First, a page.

Yoga teacher, health scientist, dad & stage artist
As with every parent who heard the horrid event in Newtown, CT, my heart sank with grief. Losing a child to a senseless act of violence is the worse nightmare scenario for any Dad or Mom. Hopefully this will be the tipping point that will herald a new era of actions to mitigate mass shootings.
My eight year old daughter was missing. She had not come home from playing at her friends house two blocks away. We called her other friends in the neighborhood to see if she was with them. She wasn’t. Alarms went off in our heads. Sweetheart called the police to begin a search for her.
Nightmare scenarios started in our heads. Was she abducted? Oh My God – what horrible things would happen. Did anybody see her? How long did we have? Other ugly thoughts and feelings formed in our heads. Feelings of dread, fear, anxiety and hopelessness. The worse feelings in the world for parents.
Sweetheart got a phone call from her friend about one mile away. Our daughter was with her have tea. She had walked from her friends house to our home and had difficulty opening the door. In her eight year old head, she thought that Mum must be at her friends house. She decided to walk over, crossing two major intersections on her own. She was unaccounted for only one hour but it felt like forever. We cried with relief.
This was at a time when awareness about child abductions was growing. Sweetheart was a founding member of the local ChildFind organization and knew what actions to take. Time is of the essence in dealing with child abductions. Today we have Amber Alerts, child abduction alert bulletins, as a rapid response to the threat against our children.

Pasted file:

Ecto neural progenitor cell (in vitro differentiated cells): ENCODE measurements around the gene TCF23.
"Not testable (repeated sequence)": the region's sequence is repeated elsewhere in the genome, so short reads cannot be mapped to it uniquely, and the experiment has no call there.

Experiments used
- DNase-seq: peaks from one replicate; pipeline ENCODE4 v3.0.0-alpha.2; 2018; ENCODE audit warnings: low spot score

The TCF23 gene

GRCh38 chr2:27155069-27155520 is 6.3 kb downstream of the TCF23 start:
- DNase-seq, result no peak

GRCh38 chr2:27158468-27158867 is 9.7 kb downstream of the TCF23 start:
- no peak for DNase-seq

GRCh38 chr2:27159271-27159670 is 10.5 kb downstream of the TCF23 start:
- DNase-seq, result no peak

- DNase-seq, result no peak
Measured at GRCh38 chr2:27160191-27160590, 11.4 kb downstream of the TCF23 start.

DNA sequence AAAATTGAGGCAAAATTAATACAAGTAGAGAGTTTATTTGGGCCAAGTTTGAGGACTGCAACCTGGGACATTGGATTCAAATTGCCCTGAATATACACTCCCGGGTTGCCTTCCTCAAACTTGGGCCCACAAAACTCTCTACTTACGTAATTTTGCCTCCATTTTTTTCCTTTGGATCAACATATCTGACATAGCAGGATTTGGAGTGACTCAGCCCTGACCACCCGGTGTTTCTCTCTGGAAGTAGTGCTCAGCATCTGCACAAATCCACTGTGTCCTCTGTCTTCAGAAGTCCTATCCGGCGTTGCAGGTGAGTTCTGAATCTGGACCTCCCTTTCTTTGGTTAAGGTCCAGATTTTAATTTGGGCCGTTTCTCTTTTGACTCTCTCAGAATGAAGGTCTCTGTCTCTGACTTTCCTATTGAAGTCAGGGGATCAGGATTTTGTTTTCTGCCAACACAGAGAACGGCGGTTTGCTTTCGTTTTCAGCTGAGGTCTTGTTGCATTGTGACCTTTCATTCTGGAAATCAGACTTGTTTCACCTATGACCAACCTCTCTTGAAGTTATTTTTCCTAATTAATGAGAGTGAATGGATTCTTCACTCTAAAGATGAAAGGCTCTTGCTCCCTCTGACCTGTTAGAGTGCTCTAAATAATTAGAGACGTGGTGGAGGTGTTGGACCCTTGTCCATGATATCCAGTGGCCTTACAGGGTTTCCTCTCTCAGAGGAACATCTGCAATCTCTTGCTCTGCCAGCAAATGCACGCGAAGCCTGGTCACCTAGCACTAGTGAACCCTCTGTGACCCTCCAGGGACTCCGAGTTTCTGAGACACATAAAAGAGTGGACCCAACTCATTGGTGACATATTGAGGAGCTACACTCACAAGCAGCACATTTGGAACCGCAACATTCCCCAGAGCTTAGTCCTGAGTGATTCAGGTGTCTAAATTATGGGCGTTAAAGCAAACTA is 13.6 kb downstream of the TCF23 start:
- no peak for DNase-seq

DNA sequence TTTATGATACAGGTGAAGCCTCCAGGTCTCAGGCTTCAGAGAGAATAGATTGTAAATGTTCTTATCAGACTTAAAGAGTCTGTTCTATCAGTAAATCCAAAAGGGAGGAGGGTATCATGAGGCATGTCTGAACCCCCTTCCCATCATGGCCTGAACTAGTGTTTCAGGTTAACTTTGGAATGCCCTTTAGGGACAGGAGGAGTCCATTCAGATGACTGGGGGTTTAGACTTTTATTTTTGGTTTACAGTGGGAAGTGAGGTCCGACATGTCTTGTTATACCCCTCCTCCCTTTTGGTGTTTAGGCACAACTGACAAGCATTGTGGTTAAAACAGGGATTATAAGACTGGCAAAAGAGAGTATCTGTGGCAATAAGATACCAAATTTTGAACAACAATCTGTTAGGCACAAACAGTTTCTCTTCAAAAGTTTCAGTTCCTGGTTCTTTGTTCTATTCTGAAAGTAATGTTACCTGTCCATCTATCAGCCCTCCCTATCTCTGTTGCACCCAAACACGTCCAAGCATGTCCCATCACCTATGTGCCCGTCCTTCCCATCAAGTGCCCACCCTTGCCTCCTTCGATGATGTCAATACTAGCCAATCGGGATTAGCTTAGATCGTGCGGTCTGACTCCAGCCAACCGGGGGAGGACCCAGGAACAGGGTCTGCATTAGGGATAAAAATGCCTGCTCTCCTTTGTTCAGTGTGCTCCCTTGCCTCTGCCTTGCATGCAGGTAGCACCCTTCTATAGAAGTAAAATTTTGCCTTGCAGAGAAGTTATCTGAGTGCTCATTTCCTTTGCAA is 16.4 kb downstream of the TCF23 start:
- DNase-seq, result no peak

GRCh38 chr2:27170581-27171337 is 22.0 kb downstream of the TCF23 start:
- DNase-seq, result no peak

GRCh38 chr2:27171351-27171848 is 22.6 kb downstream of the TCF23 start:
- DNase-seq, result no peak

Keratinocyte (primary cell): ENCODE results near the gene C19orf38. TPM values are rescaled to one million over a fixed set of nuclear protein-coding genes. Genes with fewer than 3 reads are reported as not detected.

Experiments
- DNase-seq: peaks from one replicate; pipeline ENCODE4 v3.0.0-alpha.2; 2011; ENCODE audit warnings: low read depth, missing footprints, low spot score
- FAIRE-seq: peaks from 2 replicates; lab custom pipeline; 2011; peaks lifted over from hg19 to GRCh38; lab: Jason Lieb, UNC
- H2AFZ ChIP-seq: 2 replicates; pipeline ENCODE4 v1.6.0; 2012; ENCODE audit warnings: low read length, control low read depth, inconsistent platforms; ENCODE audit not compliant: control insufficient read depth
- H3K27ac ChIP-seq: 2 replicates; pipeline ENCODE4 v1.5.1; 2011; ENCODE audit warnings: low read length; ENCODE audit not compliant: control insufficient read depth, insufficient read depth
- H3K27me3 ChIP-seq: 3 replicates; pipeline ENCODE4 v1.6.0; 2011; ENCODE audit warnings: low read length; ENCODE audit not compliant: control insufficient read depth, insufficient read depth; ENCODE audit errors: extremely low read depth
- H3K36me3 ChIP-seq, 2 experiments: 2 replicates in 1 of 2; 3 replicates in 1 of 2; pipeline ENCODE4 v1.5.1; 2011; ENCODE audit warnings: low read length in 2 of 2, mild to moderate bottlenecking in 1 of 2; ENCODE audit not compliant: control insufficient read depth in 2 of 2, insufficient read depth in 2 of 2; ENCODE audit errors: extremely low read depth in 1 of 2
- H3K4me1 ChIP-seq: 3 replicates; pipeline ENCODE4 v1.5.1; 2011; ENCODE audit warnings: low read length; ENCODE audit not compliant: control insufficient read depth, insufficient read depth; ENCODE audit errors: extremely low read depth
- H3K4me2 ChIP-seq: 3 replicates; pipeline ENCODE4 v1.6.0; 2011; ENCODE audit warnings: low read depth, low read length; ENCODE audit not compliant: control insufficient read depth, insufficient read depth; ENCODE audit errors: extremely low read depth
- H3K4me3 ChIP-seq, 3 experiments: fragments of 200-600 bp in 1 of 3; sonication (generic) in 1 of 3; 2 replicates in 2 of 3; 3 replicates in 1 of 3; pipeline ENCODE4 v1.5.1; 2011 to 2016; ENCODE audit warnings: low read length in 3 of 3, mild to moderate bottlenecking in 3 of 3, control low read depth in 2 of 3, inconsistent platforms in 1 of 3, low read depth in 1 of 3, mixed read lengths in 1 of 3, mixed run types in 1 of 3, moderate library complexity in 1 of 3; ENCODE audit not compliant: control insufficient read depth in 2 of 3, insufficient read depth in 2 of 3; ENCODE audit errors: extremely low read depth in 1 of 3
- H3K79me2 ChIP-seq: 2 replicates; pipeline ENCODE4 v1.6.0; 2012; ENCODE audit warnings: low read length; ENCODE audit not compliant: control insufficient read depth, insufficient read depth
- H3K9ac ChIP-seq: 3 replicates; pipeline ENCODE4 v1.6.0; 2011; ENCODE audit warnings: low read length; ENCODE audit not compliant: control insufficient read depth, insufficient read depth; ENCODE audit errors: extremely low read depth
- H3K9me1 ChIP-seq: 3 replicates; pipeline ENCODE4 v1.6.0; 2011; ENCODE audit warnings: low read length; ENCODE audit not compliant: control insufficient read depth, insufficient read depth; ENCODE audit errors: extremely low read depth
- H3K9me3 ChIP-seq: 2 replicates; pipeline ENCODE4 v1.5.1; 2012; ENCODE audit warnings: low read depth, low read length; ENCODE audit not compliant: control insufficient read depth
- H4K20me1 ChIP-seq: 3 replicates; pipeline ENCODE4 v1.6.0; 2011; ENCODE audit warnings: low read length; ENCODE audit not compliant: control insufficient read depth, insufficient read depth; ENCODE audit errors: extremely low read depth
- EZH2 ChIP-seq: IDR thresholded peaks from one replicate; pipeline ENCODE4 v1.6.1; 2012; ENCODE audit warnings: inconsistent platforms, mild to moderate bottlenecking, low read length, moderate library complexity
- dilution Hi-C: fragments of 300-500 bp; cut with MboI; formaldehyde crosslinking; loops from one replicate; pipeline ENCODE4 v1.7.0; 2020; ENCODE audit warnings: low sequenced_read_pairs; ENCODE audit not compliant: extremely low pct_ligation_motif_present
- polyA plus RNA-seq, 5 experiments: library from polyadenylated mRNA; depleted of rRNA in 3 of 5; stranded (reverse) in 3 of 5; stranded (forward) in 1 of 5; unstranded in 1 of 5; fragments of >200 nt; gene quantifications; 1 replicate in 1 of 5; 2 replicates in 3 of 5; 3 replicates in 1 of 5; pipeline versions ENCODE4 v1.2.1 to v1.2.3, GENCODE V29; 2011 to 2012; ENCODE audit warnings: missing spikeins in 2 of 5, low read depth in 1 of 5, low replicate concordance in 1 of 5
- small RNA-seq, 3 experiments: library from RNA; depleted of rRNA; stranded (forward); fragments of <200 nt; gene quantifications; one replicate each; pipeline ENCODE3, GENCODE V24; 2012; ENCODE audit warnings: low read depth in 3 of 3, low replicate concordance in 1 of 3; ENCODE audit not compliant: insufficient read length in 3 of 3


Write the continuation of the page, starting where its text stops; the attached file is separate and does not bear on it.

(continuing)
In 1969, aircraft hijacking reached an all time high of 82 for that year. It was a growing threat that needed addressing. In response, pilots and flight attendants were trained on a strategy to deal with them. Some airline companies have air marshals on board. A passive approach worked well until the September 11 attacks. A revised more confrontational active approach of dealing with a aircraft safety threat has been instituted. The point is that skyjacking got to a tipping point where action was taken and continues to be refined as the threat changes.
I grew up during the cold war. The school I attended had nuclear bomb drills along with fire drills. Some schools have drills for tornadoes or earthquakes depending on where they are located. It is rational to develop response programs to real threats.
I hope that we are at the tipping point for action against gunman threats who attack our children. Let’s face reality that US gun laws will not change fast enough to prevent the next school assault by a crazed gunman. A determined person will always find a way to get weapons.
Losing our children to senseless violence demands action. It is our collective responsibility to see that nightmare scenes like Newtown disappear. There are enough examples where a rapid active response system to threats works. As ugly as it seems, schools and other institutions in which we entrust our children need to develop and implement them.